A Look at High-rise Disasters, and the City’s Baby Steps to Safety (Updated!)

Midtown Crane Accident

Photo: Getty Images

This weekend’s deadly crane accident in midtown has caused a lot of soul-searching on the part of the Department of Buildings. With every successive accident, they try to evaluate their standards and procedures to see how incidents can be avoided in the future, but it just seems like they’re behind the game. Below, a timeline of high-rise disasters and the baby steps toward safety taken after each one.

May 22, 2002: An untrained forklift operator driving near the edge of the windowless eighth floor at the Time Warner Center site falls to his death.
November 18, 2002: Buildings commissioner convenes “construction-safety summit” with trades groups.

September 26, 2003: An unpermitted company dismantles a 40-story crane at 37th and Third Avenue after hours, then runs a crane two weeks later across town with no penalty.
October 1, 2004: New rules subject untrained crane operators to up to $100,000 fines and six months in jail.
September 30, 2006: Steel rigging falls off a crane at 110 Third Avenue and onto a taxicab. Five people get hurt.
October 1, 2006: New cranes and derricks standards match national standards for ropes, safety gadgets, and operations.
July 23, 2007: New rules require a licensed rigger, who previously only had to file papers on job, to be present “at the jump” when a crane starts operation.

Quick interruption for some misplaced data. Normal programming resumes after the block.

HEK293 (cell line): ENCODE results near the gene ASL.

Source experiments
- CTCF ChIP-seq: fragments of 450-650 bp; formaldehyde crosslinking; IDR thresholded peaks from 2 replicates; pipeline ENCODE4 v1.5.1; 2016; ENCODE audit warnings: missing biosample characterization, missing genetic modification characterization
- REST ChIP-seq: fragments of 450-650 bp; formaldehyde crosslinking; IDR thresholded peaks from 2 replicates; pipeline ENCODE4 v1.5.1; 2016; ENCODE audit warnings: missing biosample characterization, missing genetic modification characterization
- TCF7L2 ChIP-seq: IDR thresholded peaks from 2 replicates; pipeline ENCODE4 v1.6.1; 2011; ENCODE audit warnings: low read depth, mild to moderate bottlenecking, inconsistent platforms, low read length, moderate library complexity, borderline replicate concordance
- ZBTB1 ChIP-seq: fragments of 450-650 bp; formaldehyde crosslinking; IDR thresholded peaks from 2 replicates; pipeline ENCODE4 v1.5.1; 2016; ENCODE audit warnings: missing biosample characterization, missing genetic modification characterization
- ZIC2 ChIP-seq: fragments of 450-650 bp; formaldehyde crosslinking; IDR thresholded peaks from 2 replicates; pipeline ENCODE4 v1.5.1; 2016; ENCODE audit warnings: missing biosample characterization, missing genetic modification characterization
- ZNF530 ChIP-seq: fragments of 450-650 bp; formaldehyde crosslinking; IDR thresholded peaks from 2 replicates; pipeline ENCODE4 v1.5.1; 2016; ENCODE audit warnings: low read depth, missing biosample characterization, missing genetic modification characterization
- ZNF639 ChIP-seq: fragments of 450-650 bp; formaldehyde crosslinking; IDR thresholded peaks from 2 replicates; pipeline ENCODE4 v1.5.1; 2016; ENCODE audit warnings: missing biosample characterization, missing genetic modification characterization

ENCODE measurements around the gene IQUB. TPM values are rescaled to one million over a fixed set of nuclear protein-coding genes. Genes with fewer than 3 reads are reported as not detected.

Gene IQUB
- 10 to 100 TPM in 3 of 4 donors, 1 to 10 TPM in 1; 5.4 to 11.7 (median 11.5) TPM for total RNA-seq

October 17, 2007: A crane swings out of control at One Bryant Park, injuring six.
December 14, 2007: A crane swings a load of metal studs onto an architect at the Goldman Sachs tower site in Battery Park City.
February 13, 2008: Buildings announces “more proactive inspections across the five boroughs than at any time in the Department’s history.”
January 14, 2008: Concrete splits a wooden support at the 42nd floor of the Trump Soho site, sending a worker to his death
March 15, 2008: Seven people die when a crane falls at 51st Street and Second Avenue.
March 19, 2008: The city, which employs eight crane inspectors, orders a “safety sweep” of all 253 cranes in the field. Alec Appelbaum

Updated: Today, Investigation commissioner Rose Gill Hearn told reporters that Edward Marquette, the Department of Buildings inspector who filed a report saying he’d checked out the crane on 51st Street, actually hadn’t done so. He has now been arrested. Buildings commissioner Patricia Lancaster took the heat as she has throughout her six-year tenure, saying she was “so, so sorry” but remaining doubtful that an actual inspection would have averted the disaster.

A Look at High-rise Disasters, and the City’s Baby Steps to Safety (Updated!)